As the future of content becomes autonomous, brands must rethink content strategies

by | Feb 27, 2019 | Public Relations

Companies are struggling to handle the growing volume and velocity of content required to engage with global audiences—and it’s expected to get worse: 93 percent say the amount of content they produce will increase in the next two years.

Content creation, translation and delivery firm SDL is calling on brands to rethink current content strategies, and prepare for a digital future where content supply chains are autonomous, machine-first and human optimized, for greater impact with worldwide audiences, across any language and device. The firm’s new report, Enabling the Future of Content, addresses these challenges, offering insights on how companies can move towards an autonomous content supply chain of the future, capable of delivering any type of content to global audiences.

“Engaging with customers globally requires content, and lots of it. This content all needs to be tailored for different channels, devices—and of course languages,” said Peggy Chen, CMO at SDL, in a news release. “If brands want to stay ahead, they’re going to have to build autonomy into their supply chain, remove those mundane manual processes and make humans and machines work together to deliver more personalized experiences—at scale.”

As the future of content becomes autonomous, brands must rethink content strategies

Offering strategies and technical insights across the creation, translation and delivery stages of the content supply chain, the report suggests that the future content supply chain relies on Linguistic AI, a technology that helps to understand, transform and create content in any language.

The report has been developed based SDL’s experience of working with 90 of the globe’s top 100 brands and over 25 years’ leadership and innovation in content management and language solutions.

CREATE: Connect content repositories to Linguistic AI

Many organizations continue to approach content from a quantity perspective, spending an inordinate amount of time generating content. Because of the difficulty in crafting a message, visualizing it, and delivering it to the appropriate channels, this content is rarely individually tailored. Although companies strive to deliver relevant and personalized messages, for the most part, many can only hope the right content attracts the right person on the right channel at the right moment.

A content supply chain of the future will make content more usable regardless of where it created or stored. Similarly, multiple AIs—narrowly focused on specific business problems—will solve complex content problems, connecting an answer with an in-the-moment customer question. Linguistic AI will make content available immediately so that more time is spent extracting and producing value from content, rather than searching and managing it.

As the future of content becomes autonomous, brands must rethink content strategies

TRANSLATE: Machines should manage the translation process

Currently, humans decide what needs to be translated, who translates it, and how it is translated. This, alongside a multitude of other decisions, slows down the translation process considerably. The supply chain of the future will take a machine-first translation approach, streamlining many of these bottlenecks through Linguistic AI. It will analyze the impact of content and determine whether it merits human involvement, initiating handoffs between content management and translation management systems.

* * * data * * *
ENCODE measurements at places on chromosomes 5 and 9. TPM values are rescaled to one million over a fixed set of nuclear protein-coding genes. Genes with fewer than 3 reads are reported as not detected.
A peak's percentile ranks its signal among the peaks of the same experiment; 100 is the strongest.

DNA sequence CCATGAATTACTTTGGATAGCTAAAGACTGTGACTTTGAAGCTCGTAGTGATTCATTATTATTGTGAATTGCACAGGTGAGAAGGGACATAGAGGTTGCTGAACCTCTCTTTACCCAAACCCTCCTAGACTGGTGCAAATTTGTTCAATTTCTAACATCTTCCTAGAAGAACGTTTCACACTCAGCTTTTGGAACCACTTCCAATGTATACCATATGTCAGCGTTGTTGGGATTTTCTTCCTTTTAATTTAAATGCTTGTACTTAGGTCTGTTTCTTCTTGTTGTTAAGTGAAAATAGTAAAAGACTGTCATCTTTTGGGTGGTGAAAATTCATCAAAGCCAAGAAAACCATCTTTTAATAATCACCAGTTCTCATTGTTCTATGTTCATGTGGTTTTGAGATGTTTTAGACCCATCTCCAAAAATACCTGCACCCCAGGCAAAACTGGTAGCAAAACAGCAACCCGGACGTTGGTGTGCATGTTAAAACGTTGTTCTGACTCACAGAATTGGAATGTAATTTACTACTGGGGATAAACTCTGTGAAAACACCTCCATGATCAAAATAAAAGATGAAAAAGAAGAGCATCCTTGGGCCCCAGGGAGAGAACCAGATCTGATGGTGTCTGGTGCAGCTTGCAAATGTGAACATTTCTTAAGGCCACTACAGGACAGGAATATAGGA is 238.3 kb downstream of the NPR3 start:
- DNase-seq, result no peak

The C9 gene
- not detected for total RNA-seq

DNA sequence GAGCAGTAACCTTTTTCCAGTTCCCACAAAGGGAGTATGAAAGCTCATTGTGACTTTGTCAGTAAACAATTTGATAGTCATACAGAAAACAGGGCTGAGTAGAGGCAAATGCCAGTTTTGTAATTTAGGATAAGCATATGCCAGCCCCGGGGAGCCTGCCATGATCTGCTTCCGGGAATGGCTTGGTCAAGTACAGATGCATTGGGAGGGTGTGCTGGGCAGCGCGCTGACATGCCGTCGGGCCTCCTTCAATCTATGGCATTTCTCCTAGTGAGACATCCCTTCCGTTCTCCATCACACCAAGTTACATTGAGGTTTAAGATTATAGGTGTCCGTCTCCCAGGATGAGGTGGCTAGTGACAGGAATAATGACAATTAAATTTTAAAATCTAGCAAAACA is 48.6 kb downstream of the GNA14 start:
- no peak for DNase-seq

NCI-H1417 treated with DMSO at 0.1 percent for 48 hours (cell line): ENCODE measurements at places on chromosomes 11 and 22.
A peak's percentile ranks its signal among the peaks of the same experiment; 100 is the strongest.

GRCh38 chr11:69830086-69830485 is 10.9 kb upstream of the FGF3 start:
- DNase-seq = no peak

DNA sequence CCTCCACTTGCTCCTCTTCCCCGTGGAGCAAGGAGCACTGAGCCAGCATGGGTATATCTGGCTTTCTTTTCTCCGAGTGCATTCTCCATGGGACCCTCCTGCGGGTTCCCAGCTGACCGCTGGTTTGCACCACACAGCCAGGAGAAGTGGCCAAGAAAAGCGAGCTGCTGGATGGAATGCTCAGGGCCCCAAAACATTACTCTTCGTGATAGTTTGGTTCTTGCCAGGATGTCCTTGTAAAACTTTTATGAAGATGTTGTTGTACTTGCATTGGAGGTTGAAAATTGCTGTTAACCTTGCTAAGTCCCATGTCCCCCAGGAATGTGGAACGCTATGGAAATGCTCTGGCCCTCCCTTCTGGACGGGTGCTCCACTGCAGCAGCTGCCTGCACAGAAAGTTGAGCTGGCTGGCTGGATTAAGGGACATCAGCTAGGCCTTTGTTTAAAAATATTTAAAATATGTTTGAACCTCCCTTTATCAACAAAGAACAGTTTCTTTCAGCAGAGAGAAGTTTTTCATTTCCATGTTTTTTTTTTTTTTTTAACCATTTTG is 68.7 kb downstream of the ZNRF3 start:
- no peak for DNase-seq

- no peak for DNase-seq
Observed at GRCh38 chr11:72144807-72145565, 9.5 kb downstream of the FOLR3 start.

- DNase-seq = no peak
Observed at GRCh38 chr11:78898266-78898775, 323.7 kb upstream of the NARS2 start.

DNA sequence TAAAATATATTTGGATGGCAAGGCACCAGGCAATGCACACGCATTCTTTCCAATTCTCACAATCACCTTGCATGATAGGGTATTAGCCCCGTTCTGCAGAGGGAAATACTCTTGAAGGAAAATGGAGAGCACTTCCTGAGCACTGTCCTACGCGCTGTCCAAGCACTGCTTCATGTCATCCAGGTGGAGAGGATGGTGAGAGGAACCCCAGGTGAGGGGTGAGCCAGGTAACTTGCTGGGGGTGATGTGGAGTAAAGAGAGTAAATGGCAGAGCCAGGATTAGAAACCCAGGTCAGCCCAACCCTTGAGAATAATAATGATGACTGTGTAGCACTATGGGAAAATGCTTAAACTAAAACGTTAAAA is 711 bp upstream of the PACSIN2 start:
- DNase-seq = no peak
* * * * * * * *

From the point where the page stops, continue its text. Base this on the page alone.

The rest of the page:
Linguistic AIs will pre-translate the content using neural machine translation (NMT), retrieve useful complementary texts, contact linguists and send them a translation kit. The human linguists who edit the pre-translation will then improve future machine translations since the AI learns from their edits.

As the future of content becomes autonomous, brands must rethink content strategies

DELIVER: Content is no longer created—it should be synthesized

Content drives the digital experience—whether created by an organization’s employees or by customers. Content is also data, which breathes life into AI. In many cases, organizations sit on a mountain of valuable internal data that is hardly touched. While we may be producing more content than ever before, every person is limited in how much content they can actually consume. At a certain point, humans can only read, watch, and listen to so much. What matters is relevance.

An autonomous content supply chain of the future will synthesize content on demand, rather than just delivering more content. This synthesized content will be derived by combining internal content data and customer data. Linguistic AIs will make it easy to identify the intent of the human seeking information, connecting them with the appropriate content for more significant impact than ever before.

Download the full report here.

As the future of content becomes autonomous, brands must rethink content strategies

Richard Carufel
Richard Carufel is editor of Bulldog Reporter and the Daily ’Dog, one of the web’s leading sources of PR and marketing communications news and opinions. He has been reporting on the PR and communications industry for over 17 years, and has interviewed hundreds of journalists and PR industry leaders. Reach him at richard.carufel@bulldogreporter.com; @BulldogReporter


11 ways outdoor brands can leverage PR for success

11 ways outdoor brands can leverage PR for success

The call of the wild resonates with many, and outdoor brands hold the coveted key to the door of adventure. Amidst a bustling marketplace brimming with tents, kayaks, and hiking boots, the challenge lies in ensuring one's brand stands out, resonating with the current...